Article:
I would start with the ability to inspire trust and confidence. That comes with listening, understanding, and empathy, something that Kofi Annan always emphasized. Second, a firm sense of direction based on priorities helps to keep you from being submerged by the daily troubles that beset most peacekeeping missions.

A third quality is patience and perseverance. As I remark in my book, peace processes are not linear exercises amenable to log frames and quantifiable outcomes. So a certain degree of doggedness is essential. That doesn’t mean ignoring bad news, but it does mean keeping a steady perspective and not giving into professional pessimism.

A fourth is an ability and willingness to communicate. Visibility is important, both to clearly demonstrate what the mission is doing, and what it is not, or cannot. It’s critical for setting and managing expectations—of the host government, country, and the Security Council.

You oversaw multiple UN peacekeeping missions in West Africa during periods of significant political transitions. What lessons would you highlight for peacekeeping in these contexts?

There are many lessons, but I’ll mention just four which I think are particularly important.

First, let’s remember that transitions do not occur in an historical vacuum; they have to be built on the debris of past failure. History casts a large and lingering shadow. Transitions have to address the fundamental fractures that created state collapse in the first place. Only national actors can do that. Peacekeepers and other external actors can help create the time and space for that process to go forward, but they can never replace national will.

Second, it’s essential to understand the ambitions, motivations, and fears of the people who are expected to make the transition work. I worried sometimes that we were proposing well-meaning, logical solutions that were simply not realistic because we had not factored in those human dimensions; and then we wondered why things didn’t happen.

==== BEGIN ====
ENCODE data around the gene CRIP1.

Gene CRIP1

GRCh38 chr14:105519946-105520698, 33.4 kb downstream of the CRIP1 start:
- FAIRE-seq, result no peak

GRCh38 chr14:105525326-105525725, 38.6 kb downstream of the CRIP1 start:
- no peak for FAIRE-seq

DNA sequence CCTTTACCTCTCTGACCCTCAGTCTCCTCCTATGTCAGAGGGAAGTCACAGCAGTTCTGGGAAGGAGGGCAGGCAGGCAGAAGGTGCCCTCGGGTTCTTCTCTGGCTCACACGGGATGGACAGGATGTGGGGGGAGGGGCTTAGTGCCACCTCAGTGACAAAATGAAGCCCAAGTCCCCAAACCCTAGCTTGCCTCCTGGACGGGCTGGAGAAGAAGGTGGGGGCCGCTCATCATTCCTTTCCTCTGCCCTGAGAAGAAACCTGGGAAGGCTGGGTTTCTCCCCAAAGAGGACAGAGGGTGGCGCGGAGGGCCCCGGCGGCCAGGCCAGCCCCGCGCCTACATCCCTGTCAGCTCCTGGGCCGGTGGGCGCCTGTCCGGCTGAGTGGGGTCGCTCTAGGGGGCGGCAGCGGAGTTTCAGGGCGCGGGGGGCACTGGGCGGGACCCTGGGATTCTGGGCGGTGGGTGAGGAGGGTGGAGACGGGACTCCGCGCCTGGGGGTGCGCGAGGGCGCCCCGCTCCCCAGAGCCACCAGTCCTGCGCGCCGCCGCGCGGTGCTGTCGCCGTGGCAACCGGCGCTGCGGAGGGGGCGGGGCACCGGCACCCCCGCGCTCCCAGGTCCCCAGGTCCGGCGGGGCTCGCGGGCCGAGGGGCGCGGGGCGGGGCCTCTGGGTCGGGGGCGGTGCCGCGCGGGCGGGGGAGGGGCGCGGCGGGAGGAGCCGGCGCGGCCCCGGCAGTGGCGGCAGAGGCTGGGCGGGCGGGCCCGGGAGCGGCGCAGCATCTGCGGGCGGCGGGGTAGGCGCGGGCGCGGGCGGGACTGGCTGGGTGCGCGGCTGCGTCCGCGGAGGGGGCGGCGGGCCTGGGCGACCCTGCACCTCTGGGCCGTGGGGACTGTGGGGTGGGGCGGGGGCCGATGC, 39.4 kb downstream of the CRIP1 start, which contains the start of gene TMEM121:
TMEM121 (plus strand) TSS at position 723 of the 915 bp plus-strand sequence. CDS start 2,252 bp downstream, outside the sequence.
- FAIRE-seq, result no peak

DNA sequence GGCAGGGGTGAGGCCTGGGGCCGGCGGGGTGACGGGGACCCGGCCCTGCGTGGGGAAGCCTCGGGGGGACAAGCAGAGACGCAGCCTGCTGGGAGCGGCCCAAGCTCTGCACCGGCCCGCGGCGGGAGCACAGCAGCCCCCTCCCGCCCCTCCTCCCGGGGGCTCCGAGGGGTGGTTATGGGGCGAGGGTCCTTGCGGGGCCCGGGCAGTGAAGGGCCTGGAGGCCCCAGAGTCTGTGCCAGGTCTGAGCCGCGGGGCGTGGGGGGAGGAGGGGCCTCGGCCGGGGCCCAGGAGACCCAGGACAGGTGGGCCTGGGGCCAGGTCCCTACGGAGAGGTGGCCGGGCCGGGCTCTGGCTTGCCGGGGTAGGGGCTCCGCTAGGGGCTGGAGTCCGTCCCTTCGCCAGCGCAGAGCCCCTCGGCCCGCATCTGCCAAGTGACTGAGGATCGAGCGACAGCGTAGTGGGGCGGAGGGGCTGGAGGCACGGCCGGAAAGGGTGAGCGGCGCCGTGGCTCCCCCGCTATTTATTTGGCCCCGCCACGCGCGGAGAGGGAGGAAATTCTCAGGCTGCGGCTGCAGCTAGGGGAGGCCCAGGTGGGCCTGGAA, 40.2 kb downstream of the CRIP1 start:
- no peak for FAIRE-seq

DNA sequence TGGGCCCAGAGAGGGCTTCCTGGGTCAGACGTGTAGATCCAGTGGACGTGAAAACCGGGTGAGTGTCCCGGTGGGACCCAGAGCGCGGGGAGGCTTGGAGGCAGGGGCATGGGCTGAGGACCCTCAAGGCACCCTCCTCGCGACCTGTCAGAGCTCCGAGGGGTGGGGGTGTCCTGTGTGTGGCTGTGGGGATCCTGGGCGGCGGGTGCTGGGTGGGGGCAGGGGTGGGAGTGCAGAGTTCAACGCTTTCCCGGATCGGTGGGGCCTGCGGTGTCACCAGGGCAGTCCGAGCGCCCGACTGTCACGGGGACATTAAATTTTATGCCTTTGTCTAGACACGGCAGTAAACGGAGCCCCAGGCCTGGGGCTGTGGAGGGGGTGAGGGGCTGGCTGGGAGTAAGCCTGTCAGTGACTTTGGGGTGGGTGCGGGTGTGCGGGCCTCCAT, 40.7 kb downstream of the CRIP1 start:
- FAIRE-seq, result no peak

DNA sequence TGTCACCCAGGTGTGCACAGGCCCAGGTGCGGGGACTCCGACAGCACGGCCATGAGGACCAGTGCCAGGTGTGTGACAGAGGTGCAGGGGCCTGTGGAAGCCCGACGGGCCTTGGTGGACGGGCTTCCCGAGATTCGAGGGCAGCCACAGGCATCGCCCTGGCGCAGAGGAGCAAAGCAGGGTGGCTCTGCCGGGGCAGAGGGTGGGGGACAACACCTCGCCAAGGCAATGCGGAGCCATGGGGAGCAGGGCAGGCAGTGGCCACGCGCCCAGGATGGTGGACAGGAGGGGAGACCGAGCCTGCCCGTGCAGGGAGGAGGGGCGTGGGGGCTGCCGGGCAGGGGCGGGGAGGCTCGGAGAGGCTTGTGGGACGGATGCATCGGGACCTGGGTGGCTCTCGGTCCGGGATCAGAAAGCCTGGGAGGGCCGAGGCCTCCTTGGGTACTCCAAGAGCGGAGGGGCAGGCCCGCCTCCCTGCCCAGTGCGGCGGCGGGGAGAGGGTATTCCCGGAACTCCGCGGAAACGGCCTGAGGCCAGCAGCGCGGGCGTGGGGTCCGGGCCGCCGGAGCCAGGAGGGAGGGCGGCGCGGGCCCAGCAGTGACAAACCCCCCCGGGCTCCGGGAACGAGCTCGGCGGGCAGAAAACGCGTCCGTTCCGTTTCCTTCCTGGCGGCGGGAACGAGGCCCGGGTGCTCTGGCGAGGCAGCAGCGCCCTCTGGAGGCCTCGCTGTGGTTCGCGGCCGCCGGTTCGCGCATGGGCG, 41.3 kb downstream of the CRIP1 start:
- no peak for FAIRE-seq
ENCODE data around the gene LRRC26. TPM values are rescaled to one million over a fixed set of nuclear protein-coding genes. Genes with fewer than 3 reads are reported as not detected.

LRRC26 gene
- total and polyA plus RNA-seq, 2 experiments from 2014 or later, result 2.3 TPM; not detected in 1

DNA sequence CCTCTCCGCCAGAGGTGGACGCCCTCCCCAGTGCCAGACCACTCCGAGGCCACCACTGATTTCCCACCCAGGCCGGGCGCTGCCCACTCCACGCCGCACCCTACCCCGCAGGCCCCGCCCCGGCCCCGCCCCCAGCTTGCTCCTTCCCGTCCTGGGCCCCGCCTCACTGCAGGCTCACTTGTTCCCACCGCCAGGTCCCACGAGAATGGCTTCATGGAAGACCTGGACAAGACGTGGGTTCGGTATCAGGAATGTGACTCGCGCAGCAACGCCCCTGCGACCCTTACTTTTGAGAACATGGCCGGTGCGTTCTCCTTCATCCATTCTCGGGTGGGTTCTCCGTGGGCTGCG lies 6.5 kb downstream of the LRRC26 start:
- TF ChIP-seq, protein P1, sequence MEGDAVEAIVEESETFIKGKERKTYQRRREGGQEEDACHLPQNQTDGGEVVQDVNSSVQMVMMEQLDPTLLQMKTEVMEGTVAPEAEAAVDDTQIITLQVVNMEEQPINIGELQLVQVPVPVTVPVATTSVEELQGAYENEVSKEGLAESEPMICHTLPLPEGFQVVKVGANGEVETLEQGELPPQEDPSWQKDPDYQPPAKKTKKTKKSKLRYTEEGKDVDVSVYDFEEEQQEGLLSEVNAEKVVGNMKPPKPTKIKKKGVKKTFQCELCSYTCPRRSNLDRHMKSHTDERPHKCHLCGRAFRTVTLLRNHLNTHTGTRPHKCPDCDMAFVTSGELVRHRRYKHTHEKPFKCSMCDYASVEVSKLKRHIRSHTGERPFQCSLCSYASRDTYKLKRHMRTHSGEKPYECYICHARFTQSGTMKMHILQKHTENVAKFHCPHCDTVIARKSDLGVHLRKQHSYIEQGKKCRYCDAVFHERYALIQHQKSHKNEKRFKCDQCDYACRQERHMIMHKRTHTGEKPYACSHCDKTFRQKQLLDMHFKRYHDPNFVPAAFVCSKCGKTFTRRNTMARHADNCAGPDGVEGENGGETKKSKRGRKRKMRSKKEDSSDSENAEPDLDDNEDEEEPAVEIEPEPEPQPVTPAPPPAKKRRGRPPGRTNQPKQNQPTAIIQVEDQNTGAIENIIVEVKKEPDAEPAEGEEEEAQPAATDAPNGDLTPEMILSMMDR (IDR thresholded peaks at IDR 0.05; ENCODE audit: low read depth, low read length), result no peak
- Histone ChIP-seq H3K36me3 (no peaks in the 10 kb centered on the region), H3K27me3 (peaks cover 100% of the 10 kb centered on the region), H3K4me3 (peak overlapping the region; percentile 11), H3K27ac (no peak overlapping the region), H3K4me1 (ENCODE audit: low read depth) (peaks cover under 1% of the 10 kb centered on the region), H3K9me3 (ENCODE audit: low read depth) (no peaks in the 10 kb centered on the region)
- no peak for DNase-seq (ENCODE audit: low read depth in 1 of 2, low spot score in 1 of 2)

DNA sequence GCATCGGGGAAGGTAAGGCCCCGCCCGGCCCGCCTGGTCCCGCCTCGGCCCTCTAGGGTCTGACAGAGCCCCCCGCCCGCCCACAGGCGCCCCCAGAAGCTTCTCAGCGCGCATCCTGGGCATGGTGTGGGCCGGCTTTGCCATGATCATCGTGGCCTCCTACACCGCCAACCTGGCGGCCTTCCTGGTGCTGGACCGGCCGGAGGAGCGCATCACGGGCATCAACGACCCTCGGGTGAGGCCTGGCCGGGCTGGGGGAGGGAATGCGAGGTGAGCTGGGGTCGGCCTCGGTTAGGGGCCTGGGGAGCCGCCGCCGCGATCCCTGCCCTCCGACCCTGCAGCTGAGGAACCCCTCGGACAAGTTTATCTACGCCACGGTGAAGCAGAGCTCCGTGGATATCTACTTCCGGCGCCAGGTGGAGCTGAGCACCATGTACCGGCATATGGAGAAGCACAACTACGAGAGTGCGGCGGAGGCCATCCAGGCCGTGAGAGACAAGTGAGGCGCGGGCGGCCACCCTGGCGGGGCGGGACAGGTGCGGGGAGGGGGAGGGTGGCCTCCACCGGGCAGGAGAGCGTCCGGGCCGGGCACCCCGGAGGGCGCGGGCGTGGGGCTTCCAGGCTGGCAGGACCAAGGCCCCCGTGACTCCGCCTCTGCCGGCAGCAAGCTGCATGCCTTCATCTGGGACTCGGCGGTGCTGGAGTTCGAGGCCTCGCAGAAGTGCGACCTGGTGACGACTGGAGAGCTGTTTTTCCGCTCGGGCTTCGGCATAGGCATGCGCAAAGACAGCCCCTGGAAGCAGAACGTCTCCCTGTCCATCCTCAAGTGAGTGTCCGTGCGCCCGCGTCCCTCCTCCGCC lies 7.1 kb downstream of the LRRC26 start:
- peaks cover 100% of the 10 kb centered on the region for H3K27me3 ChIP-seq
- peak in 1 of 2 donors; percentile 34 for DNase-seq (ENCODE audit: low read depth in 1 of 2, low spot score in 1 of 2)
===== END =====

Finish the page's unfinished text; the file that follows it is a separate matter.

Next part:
Third, transitions need to be manageable. They require some kind of organized framework based on a few key priorities, which government and national and external partners can agree on and monitor. We need to keep it simple, and not try to do too many things, too quickly. We should remember that transitions usually involve very weak national administrations with limited capacity, and limited resources.

More donors make for more demands. Sometimes, we were draining rather than building capacity. I understand the need for some conditionality, but we must recognize the limitations of what a newly installed administration can achieve.

Fourth, transitions need to be tangible. People need to see some improvement in their daily lives, starting with security. Expectations usually run very high. This was evident in both Sierra Leone and Liberia after the wars ended. But those expectations must be tempered by some realism about what can actually be achieved.

How have partnerships impacted the efficacy of peacekeeping missions? What are some of the areas in which non-UN partners can strengthen the work of UN peacekeepers on the ground?

I certainly agree that partnerships can strengthen UN interventions. But a partnership is more than a relationship: it implies a common goal and coordinated action. So partnerships have to be carefully cultivated and adroitly managed, starting upfront with a clear delineation of respective roles and responsibilities.